If this seems like a bit much, or it’s hard to sell your organization on the idea of such an investment of resources, consider this: Each of the bullet points above- as well as other, more specific tasks- aren’t negotiable. They are all things that inherently need to happen to have an analytics solution. What we frequently see happen is that when not enough resources are assigned to supporting these tasks, reporting can still happen, but the net amount of effort is higher (because there was no forward-thinking master plan and folks have to make it up as they go) and the value of the reporting is lower. I promise, you will get a return if you invest in getting the right resources and support for your Analytics Practice.

This, of course, doesn’t cover everything you’d see done in a healthy Analytics Practice. I’d love to hear from readers if I left off anything they view as critical, and what they’ve seen work well or not work well!

Cross-post: Intro to Building a Strong Analytics Practice

I’m blogging again! I’m doing a series over on the Cognetik blog on how to build a Successful Analytics Practice.  Here is a cross-post of the intro:

Who’s driving this thing?

Our industry is full of intelligent, motivated people. Yet it feels like so often, for the amount of effort and thought we put into our Analytics solutions, we never quite get the full value that we know is there. As an analytics/data engineer, most of the work that comes across my desk is very tactical: deep-dive audits, technical specifications, configuring variables, setting up dashboards… these are all very valid and worthy activities, yet I still often hear frustration from my clients such as:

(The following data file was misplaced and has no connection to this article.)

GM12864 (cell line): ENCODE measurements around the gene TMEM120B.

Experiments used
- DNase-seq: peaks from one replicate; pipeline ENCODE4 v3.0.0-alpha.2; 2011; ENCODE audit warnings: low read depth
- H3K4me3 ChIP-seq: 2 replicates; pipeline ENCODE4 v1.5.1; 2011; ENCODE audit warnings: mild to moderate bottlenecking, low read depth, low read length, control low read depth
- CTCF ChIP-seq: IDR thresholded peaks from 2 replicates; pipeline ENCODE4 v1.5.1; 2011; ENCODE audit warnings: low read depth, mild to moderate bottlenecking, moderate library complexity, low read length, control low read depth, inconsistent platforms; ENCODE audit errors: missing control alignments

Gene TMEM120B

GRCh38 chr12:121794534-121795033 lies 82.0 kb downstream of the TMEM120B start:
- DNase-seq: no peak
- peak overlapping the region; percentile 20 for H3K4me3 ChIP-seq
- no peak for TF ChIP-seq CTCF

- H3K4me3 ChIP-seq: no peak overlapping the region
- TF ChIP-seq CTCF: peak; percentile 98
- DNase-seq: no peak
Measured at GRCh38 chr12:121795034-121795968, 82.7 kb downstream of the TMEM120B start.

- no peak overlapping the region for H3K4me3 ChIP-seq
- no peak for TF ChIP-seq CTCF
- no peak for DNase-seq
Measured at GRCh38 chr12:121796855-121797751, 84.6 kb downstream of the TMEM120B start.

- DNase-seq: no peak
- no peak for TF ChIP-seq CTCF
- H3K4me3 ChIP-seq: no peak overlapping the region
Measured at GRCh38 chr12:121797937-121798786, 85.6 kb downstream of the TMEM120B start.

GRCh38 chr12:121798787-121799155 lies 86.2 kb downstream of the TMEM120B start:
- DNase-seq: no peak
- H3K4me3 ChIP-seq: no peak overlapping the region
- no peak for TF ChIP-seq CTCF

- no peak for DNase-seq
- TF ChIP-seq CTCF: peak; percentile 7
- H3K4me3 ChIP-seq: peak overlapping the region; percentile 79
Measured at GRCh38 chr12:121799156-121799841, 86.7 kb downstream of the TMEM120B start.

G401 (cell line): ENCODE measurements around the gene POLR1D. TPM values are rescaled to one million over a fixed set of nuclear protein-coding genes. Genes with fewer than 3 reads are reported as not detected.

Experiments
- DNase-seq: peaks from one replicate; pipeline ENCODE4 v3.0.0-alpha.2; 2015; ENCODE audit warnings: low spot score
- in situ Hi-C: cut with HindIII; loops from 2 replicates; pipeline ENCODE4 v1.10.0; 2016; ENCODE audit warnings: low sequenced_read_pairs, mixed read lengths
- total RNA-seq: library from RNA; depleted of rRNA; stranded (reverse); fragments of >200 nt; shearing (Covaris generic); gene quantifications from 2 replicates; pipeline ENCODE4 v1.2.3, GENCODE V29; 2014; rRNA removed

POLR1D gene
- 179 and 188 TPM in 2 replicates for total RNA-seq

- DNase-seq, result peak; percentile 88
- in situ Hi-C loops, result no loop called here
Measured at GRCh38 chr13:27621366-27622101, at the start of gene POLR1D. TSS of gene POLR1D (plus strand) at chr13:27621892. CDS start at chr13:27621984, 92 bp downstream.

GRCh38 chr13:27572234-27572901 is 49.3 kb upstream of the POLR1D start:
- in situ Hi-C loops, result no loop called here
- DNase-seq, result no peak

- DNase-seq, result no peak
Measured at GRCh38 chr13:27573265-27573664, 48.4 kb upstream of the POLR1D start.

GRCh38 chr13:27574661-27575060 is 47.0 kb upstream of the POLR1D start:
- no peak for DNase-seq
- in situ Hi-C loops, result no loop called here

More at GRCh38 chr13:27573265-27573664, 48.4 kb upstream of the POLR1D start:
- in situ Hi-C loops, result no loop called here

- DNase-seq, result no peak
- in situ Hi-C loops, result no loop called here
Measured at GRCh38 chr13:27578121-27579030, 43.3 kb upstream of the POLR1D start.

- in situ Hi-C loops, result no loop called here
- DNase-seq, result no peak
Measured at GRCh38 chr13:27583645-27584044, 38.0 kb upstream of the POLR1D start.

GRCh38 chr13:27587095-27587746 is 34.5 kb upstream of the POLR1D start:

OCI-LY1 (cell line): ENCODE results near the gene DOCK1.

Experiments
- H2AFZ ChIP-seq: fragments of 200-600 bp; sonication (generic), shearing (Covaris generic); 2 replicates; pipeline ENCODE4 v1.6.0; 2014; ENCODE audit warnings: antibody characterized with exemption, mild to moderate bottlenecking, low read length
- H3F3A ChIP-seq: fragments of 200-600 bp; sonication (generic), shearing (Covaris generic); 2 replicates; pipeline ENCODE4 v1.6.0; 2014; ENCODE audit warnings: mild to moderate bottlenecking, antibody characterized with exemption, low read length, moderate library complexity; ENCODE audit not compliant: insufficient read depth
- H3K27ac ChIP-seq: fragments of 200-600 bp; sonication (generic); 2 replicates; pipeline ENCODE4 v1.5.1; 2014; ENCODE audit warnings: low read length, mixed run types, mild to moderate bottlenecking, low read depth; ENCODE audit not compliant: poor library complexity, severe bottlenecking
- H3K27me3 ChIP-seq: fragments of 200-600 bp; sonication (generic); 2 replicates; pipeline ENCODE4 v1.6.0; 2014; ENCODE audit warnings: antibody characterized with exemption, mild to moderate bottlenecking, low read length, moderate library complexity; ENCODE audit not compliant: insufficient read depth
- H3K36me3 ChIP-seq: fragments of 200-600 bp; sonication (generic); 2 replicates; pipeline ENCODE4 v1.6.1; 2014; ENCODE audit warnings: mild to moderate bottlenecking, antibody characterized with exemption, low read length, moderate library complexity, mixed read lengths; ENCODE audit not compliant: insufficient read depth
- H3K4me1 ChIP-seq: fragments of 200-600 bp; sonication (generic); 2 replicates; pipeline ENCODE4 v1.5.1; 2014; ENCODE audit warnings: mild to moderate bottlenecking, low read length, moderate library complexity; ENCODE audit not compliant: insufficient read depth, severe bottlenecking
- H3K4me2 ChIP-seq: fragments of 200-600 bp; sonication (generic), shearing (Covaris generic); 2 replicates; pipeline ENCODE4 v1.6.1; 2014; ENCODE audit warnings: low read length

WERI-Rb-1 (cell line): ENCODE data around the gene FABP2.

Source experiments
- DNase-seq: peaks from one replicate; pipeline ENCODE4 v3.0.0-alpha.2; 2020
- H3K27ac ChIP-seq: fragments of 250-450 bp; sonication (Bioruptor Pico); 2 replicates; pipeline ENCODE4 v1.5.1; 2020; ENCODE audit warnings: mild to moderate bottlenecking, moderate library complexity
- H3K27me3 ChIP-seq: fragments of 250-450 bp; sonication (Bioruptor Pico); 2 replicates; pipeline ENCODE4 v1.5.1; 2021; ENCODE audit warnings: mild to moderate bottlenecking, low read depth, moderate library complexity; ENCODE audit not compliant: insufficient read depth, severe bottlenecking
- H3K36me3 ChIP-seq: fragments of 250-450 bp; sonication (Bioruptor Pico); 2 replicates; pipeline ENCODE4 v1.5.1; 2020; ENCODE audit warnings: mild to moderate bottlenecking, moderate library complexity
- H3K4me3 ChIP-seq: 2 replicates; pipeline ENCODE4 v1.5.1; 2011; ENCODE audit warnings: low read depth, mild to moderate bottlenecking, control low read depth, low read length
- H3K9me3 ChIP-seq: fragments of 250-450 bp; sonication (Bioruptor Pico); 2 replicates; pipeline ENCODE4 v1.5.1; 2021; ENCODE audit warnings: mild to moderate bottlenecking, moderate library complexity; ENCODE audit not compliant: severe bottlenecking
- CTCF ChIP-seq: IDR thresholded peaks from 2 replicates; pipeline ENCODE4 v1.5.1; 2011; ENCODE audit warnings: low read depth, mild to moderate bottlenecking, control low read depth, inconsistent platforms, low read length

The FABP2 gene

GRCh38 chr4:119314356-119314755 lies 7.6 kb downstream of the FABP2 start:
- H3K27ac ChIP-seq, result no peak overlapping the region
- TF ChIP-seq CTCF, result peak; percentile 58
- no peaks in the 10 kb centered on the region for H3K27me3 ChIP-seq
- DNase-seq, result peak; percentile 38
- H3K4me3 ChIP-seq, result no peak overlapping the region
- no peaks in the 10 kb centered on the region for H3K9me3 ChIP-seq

• We have a hard time getting others within our company to see the value and potential in our analytics.
  • I want to use new tool features but upgrading will take too much effort.
  • Many teams in my organization interact with data, but they all work in silos.
  • It takes too long to get access to requested data.
  • My organization’s report usage is scattered and doesn’t align with global KPIs.
  • I need to apply my existing solution to a new site but I can’t find documentation on my current solution.
  • We’re not collecting the data I actually need for analysis.
  • We have so many new initiatives and works-in-progress, I don’t know which data I can trust.
  • Training users and developers on our implementation or toolset uses too many resources.
  • We collect a lot of data but I rarely get to see a report.

So what’s missing? For all the effort we put into designing solutions, implementing code, and configuring dashboards, what is stopping us from providing more value with our data?

I think often the problem is a lack of central leadership providing a foundation to work on. Now, I don’t mean to say our industry is lacking in leaders… far from it. But the problem is those leaders often aren’t given the resources or the permission to transform their org. So we end up with “lots of people in the car, but no one in the driver’s seat”. Because of how fast our industry has grown, Analytics practices have popped up in every organization, often organically and without much long-term planning. This leads to all those intelligent and motivated people working in silos, without a united focus or the resources to apply a global vision.